In both politics and commerce, marketers have never had more tools for tailoring advertising to people based on their interests. But a new study from the Annenberg School for Communication at the University of Pennsylvania suggests that they might want to consider their options carefully.
The report found that 86 percent of respondents did not want political ads tailored to their interests and that 61 percent did not want similarly tailored ads for products and services.
When asked how the use of tailored ads might affect their decision to vote for a certain candidate, respondents reacted most strongly to tailored ads in social media, suggesting that using Facebook’s sponsored stories for political candidates could potentially backfire.
According to the survey, more than 70 percent of respondents said the likelihood that they’d vote for a candidate they support would decrease if they learned that the candidate used Facebook to send ads to the friends of a person who “likes” the candidate’s Facebook page. (Fifty percent said the likelihood would decrease “a lot”; 22 percent said it would decrease “somewhat.”) That compares to 64 percent of Americans who said the likelihood of voting for a candidate they support would decrease if they learned the candidate’s campaign bought information about their online activities, as well as their neighbors’ web activities, to send them different political messages.
Eighty-five percent of respondents agreed or strongly agreed that they would be angry if they discovered that Facebook was surfacing ads for political candidates based on information they thought they had made private.
Using some level of personal information to target voters isn’t new, but online tools have given political campaigns the ability to target with even more granularity, by zip codes, mobile devices, social behavior, interests and more. Television advertising still dwarfs digital advertising, but media research firm Borrell Associates estimates that political campaigns will spend $160 million on online messaging in the 2012 election season, up from $22.2 million in 2008.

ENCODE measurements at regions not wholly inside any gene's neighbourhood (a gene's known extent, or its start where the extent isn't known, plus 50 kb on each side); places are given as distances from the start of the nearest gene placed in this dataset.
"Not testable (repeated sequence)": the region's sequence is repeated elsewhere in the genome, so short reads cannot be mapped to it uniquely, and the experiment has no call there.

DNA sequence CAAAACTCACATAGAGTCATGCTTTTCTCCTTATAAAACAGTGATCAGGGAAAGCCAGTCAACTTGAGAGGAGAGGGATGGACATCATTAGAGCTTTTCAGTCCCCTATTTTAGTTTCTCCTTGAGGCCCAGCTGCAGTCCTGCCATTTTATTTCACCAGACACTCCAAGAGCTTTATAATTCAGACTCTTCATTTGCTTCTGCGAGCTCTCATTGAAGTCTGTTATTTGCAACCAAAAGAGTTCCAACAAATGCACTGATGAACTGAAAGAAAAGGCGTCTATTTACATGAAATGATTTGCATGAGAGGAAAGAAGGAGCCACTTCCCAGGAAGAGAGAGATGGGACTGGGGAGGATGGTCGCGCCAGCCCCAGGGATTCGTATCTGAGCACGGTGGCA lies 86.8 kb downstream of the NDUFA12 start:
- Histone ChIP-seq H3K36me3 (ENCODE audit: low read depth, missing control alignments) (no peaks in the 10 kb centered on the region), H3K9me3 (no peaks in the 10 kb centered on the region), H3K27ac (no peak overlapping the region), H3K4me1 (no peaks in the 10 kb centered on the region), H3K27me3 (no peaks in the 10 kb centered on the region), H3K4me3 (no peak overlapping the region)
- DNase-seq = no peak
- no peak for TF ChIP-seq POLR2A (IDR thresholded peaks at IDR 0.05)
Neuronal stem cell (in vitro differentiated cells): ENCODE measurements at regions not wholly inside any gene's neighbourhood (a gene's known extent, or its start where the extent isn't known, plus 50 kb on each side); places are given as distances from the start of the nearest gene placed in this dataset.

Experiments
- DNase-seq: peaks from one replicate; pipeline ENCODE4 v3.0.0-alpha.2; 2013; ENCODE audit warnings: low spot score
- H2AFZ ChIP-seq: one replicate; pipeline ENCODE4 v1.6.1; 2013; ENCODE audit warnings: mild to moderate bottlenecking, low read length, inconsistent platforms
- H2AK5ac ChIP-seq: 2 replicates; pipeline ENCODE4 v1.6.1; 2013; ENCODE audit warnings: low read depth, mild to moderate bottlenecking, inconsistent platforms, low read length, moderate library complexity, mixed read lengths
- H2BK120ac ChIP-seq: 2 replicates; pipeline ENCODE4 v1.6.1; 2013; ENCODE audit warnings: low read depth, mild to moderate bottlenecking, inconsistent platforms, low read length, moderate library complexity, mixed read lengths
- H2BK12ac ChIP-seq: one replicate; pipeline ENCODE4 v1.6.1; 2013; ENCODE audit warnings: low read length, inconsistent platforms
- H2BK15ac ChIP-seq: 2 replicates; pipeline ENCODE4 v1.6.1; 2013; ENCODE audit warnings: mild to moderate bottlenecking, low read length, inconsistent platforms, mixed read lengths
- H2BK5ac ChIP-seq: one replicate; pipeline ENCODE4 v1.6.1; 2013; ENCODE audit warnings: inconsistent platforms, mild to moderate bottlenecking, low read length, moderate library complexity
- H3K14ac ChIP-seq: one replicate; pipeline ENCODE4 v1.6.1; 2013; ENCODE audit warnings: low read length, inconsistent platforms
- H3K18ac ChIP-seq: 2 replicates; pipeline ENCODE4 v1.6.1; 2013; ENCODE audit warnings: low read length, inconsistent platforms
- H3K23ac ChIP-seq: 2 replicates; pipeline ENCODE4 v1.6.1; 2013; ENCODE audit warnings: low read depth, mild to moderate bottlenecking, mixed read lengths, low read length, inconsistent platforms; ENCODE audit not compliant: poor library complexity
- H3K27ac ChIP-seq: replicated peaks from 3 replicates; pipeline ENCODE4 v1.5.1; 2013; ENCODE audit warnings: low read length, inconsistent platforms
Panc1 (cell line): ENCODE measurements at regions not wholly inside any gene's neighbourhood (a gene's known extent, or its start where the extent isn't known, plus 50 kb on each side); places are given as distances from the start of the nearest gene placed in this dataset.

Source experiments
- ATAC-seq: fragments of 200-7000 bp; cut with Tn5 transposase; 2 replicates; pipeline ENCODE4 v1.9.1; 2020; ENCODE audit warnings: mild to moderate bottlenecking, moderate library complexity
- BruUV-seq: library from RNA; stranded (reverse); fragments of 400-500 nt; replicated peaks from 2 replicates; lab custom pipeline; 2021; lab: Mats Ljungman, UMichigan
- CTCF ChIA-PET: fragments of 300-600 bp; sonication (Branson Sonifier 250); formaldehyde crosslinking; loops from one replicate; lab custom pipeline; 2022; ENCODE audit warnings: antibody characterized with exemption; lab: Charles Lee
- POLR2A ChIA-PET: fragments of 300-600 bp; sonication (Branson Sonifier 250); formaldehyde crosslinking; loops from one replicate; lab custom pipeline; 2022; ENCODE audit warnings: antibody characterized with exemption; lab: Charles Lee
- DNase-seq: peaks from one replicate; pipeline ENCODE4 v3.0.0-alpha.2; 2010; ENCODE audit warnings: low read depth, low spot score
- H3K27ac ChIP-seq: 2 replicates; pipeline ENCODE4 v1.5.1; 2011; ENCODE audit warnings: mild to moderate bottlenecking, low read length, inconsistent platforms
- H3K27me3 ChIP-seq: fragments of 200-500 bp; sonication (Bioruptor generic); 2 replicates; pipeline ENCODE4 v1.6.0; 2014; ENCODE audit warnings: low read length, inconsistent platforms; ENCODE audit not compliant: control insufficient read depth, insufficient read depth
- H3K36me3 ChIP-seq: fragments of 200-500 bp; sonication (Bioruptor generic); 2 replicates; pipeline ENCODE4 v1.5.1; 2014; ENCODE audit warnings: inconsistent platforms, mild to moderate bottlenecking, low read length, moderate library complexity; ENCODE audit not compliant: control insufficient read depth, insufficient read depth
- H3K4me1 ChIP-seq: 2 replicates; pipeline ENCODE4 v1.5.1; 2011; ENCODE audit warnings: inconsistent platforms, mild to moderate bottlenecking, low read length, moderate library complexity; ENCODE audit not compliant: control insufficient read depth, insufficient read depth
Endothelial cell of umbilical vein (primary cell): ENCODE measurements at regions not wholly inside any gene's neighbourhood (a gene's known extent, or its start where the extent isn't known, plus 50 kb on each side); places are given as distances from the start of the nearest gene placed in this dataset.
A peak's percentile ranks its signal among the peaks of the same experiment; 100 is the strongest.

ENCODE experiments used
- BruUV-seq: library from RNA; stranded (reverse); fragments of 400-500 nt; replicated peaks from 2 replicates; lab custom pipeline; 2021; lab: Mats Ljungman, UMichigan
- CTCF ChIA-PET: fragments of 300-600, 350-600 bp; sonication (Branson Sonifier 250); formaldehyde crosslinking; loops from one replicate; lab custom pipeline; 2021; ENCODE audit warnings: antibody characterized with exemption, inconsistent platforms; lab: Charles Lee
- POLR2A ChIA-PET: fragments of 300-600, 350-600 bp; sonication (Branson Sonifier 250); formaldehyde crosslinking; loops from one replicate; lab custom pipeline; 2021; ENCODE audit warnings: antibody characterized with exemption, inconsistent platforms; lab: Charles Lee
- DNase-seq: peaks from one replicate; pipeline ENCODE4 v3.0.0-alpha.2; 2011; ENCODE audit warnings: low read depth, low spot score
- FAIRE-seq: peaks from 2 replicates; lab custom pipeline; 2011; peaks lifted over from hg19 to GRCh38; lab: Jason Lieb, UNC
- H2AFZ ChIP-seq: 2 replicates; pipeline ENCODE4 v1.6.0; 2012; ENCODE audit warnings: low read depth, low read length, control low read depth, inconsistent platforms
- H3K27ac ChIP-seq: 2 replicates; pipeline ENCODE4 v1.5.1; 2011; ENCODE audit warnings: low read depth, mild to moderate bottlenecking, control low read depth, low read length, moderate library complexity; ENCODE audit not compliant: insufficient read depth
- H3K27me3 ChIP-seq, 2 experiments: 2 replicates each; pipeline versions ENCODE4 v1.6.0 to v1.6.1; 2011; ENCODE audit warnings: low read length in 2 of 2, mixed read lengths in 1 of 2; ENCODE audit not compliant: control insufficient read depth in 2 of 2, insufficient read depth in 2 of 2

Joseph Turow, professor at the Annenberg School who led the study, said he surveyed consumers’ opinions on targeted advertising in a 2009 study and saw similar results. Then, as now, more than 60 percent of consumers said they didn’t want to be shown ads tailored to their interests, although in 2009, the percentage was 66 percent versus 61 percent in this year’s survey.
“It shows that things haven’t really changed, people are still reacting to the idea of tailored ads,” he said. “They know it goes on, they can’t do anything about it. But that doesn’t mean that they like it or think it isn’t wrong.”
The consumer response to tailored ads in politics is particularly strong, he proposed, because people want to feel like they’re a part of the larger society and don’t want advertisers shaping their political perspectives for them.
A survey released earlier this month by Bizrate Insights claimed that most online shoppers feel neutral or positive about online behavioral retargeting (in which ads are targeted based on the websites a consumer has visited online), and that one in four online buyers actually say they “like” retargeting. But that survey only queried a pool of consumers who opted into the online survey after making a purchase and aren’t necessarily representative of all Web users.
The Annenberg study was conducted via telephone by Princeton Survey Research Associates and included more than 1,500 English and Spanish speaking adult Internet users in the U.S.
(Image by Augusto Cabral via Shutterstock.)